Crispiest Skillet-Fried Potatoes

updated Oct 2, 2023

The secret to these impossibly crispy potatoes? Not baking or boiling. All you need is a skillet and a lid (yes, really) to pull off these perfect spuds.

Serves4

Prep5 minutes

Cook30 minutes

Jump to Recipe
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Even though it’s a humble side dish, pan-fried potatoes are always the first thing to get gobbled up at dinnertime. There’s something about the way the crispy outsides give way to fluffy, tender insides.

Here, they’re finished with fresh herbs (thyme is my personal favorite, but rosemary perfumes the potatoes wonderfully) and an optional pat of butter, which browns quickly, turns a little nutty, and takes the potatoes over-the-top.

Not only are these taters right at home with whatever they’re served with, but this method is also one of the easiest ways to get crispy potatoes without deep-frying or turning on the oven, and it’s mostly hands-off so you’re free to tend to the other parts of dinner. Here’s how to do it.

Credit: Photo: Justin Bridges | Food Stylist: Tyna Hoang

Is it better to boil potatoes before frying?

There are lots of recipes that call for par-boiling the potatoes first to reduce the amount of cooking time, but it’s an extra step and an extra pan to wash. If you cook the potatoes over medium heat and keep them covered for most of the cooking time, the lid traps in steam, which helps cook the potatoes through.

How do you know when fried potatoes are done?

It takes about 20 minutes for the potatoes to be tender (which is about the same amount of time it would take for the water to come up to a boil and for the potatoes to cook in it, therefore there’s no need to incorporate boiling into the process). While the potatoes are steaming, there’s also enough oil in the pan to start the browning process. Note that stoves and pans can vary widely, so check on the potatoes every 5 minutes to make sure they’re not burning.

How do you fry potatoes without them sticking?

Make sure the potatoes are golden-brown on the bottom before you attempt to flip or move them. Think of it like searing meat — the potatoes will be easy to move around once they’re browned and ready. Once your potatoes are easy to move around with your tongs:

  • Flip them to another cut side.
  • Kick the heat up to medium-high.
  • Get a second side dark golden-brown, which only takes five to 10 minutes more.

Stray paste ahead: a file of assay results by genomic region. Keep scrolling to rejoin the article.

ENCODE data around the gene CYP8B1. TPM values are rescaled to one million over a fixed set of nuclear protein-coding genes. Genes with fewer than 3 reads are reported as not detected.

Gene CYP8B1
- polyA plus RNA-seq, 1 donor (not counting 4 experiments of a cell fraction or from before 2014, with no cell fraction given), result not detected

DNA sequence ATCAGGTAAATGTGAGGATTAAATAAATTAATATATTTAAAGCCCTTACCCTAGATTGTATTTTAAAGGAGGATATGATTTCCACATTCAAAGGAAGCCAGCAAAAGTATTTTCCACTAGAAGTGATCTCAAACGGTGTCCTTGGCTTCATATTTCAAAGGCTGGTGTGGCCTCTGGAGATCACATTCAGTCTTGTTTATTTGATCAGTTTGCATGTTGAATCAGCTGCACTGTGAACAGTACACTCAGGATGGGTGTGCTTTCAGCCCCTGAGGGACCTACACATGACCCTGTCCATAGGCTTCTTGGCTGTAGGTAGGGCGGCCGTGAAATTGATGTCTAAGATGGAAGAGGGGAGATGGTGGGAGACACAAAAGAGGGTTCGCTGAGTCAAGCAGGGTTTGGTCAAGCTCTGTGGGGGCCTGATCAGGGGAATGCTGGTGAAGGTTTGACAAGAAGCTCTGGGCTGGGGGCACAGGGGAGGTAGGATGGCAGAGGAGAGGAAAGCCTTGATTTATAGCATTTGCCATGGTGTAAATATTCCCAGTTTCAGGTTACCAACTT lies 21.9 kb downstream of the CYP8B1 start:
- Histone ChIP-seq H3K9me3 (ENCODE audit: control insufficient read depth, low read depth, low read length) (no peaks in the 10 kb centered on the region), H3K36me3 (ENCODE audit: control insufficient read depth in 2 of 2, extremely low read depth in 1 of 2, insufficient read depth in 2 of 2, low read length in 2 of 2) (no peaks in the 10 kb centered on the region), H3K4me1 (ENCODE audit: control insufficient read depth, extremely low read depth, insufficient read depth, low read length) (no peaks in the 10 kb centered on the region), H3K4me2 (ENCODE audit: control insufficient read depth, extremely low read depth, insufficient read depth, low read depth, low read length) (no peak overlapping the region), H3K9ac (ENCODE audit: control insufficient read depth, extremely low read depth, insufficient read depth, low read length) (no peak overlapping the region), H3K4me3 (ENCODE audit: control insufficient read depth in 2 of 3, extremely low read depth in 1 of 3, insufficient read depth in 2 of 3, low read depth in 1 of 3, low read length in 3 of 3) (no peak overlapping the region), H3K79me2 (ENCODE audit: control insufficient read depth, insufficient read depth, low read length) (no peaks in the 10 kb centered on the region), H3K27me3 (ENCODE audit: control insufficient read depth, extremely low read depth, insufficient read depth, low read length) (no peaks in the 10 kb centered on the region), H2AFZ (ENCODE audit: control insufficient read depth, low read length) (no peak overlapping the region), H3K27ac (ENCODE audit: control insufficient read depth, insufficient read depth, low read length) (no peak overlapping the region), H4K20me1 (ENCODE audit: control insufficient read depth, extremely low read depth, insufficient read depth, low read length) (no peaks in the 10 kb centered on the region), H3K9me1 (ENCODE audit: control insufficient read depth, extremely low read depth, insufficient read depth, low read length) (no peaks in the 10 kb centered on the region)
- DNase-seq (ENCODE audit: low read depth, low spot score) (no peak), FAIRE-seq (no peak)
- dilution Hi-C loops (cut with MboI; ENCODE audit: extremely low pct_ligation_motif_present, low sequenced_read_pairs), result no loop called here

Keep in mind that some pieces may brown more quickly than others depending on your stove’s hot spots, so move them around as needed with tongs so that every piece gets a chance to crisp up. (It’s a meditative process that I recommend doing with a glass of wine in hand.)

The Best Skillet for Fried Potatoes

The best skillet for fried potatoes is the pan that has the best-fitting lid — you want one that will keep the steam in instead of letting it leak out. Don’t have a lid? Use a baking sheet instead.

I love using my cast iron skillet for fried potatoes because it retains heat so well, but a nonstick pan works just as well. If you’re using a cast iron skillet, give it plenty of time to heat up and use the full amount of oil — you want the potatoes to sizzle when they hit the pan. Nonstick pans don’t absorb any of the oil, so you’ll need less to cook with.

Size-wise, a 10-inch pan fits one pound of potatoes in one snug layer, but a 12-inch pan is even better for some extra surface area.

Crispy Skillet-Fried Potatoes

The secret to these impossibly crispy potatoes? Not baking or boiling. All you need is a skillet and a lid (yes, really) to pull off these perfect spuds.

Prep time 5 minutes

Cook time 30 minutes

Serves 4

Nutritional Info

Ingredients

  • 1 pound

    medium red or Yukon Gold potatoes (3 to 4)

  • 1 1/2 to 2 tablespoons

    vegetable oil

  • 1 teaspoon

    kosher salt, divided, plus more as needed

  • Freshly ground black pepper

  • Finely chopped fresh herbs, such as 1 teaspoon thyme or oregano, or 1/2 teaspoon rosemary

  • 1 tablespoon

    unsalted butter (optional)

Instructions

  1. Quarter 1 pound red or Yukon gold potatoes lengthwise, then cut each piece crosswise into 1-inch wide chunks. Heat 2 tablespoons vegetable oil in a 10 to 12-inch cast iron skillet over medium heat until shimmering. (Alternatively, use a nonstick skillet and 1 1/2 tablespoons oil.) Add the potatoes, arrange in a single layer cut-side down, and season with 1/2 teaspoon of the kosher salt.

  2. Cover with a tightfitting lid and cook undisturbed until the potatoes are tender and the bottoms are golden brown, 10 to 20 minutes. Meanwhile, finely chop the herb of your choice, 1 teaspoon thyme or oregano, or 1/2 teaspoon rosemary.

  3. Uncover and flip each piece with tongs to a second cut side. Season with the remaining 1/2 teaspoon kosher salt and a few grinds of black pepper. Increase the heat to medium high and cook uncovered until the second side is golden brown, 5 to 10 minutes more, moving the pieces around as needed so they brown evenly.

  4. Add the herb and 1 tablespoon unsalted butter if desired and cook, tossing occasionally, until the butter is melted and the herbs are fragrant, about 1 minute. Taste and season with more salt as needed.

Recipe Notes

Storage: Leftovers can be refrigerated in an airtight container up to 4 days.